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What is Urethral Shaft Abnormality?

Urethral shaft abnormalities include a narrow or completely closed urethra, a displaced urethral opening (on the underside of the penis in male cats), the presence of two urethral openings, urethral diverticula (inflamed pouches in the urethra that can cause pain), and an additional opening.

Urethral shaft abnormality is an umbrella term for an incredibly rare set of conditions that affect the location, development, or function of the urethra. These abnormalities may be congenital, or inherited. Additionally, many urethral abnormalities are observed in small male animals. This is because the urethral shaft in males is typically narrower than in females.

Symptoms of Urethral Shaft Abnormality in Cats

Symptoms may vary depending on the type of abnormality. However, incontinence is a common symptom of most urethral abnormalities. Other symptoms include:

  • Blood present in the urine
  • Difficulty or pain during urination
  • Recurring urinary tract infections
  • Urinating from both the urethra and the anus
  • Urine leaking from the rectum
  • Frequent grooming of the genitals and/or anus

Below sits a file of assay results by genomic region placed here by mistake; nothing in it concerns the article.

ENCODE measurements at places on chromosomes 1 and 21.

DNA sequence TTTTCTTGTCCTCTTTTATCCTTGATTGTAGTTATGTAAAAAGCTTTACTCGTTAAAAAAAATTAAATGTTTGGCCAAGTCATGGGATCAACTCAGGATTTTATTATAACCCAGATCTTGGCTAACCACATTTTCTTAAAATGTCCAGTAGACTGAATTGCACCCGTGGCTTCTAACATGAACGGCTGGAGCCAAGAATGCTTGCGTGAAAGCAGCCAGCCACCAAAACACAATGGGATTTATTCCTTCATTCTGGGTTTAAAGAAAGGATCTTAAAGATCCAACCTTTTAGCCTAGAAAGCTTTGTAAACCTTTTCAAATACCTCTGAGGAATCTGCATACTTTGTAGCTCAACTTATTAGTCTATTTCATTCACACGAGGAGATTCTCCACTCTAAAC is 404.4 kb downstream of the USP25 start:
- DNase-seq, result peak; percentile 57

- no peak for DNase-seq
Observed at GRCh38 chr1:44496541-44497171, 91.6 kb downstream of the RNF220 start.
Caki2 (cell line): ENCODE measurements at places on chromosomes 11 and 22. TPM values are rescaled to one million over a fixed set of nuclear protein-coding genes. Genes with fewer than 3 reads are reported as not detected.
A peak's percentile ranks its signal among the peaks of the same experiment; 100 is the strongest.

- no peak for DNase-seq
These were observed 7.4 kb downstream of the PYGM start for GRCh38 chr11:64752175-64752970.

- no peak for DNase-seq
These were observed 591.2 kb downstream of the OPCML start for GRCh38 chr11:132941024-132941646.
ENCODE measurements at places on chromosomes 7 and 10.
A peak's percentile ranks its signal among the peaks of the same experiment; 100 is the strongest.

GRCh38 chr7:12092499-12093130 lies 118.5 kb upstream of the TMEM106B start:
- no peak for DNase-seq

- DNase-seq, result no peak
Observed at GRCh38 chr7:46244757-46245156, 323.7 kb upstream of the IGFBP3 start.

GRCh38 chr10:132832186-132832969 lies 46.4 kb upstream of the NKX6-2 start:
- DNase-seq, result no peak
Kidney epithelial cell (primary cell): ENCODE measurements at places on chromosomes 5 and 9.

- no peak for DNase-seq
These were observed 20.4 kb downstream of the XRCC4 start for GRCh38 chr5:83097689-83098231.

• Swollen genitals due to urinary tract infection
  • Urinating outside the litter box
  • Frequent urination with little or no urine

If your pet is presenting any of these symptoms, it is important that you consult a vet right away.

Causes of Urethral Shaft Abnormality in Cats

The causes of urethral shaft abnormalities are not fully understood. As these conditions are anatomical, the causes of urinary shaft abnormalities are most likely due to genetics or birth defects.

However, the type of abnormality may indicate a cause, or may be connected to another condition, such as urethrorectal or rectovaginal fistulas. A fistula is a urethral opening in an abnormal location. The primary symptom of this condition is urination from the urethra and the rectum simultaneously. This condition has been observed in only two cats, one kitten aged male and one 10-year-old female. Fistulas are typically accompanied by stones in the urethra as well.

Diagnosis of Urethral Shaft Abnormality in Cats

The vet will conduct a preliminary physical examination of the urethra and anus to assess outward anatomical abnormalities. Be prepared to answer questions regarding your pet’s complete medical history as well as their current symptoms. 

There are several tests your vet can run to determine whether or not your cat has a urethral shaft abnormality. Urinalysis, a urine culture, and cystocentesis – or the process of collecting urine directly from the bladder via a syringe – may be used to confirm urinary tract infections. Your vet can also perform a urethrography, a test which uses a contrast injection to highlight urethral abnormalities on an x-ray. If your cat is suffering from a urethrorectal or rectovaginal fistula, general anesthetic will be used so that a rectal examination can be performed.

Treatment of Urethral Shaft Abnormality in Cats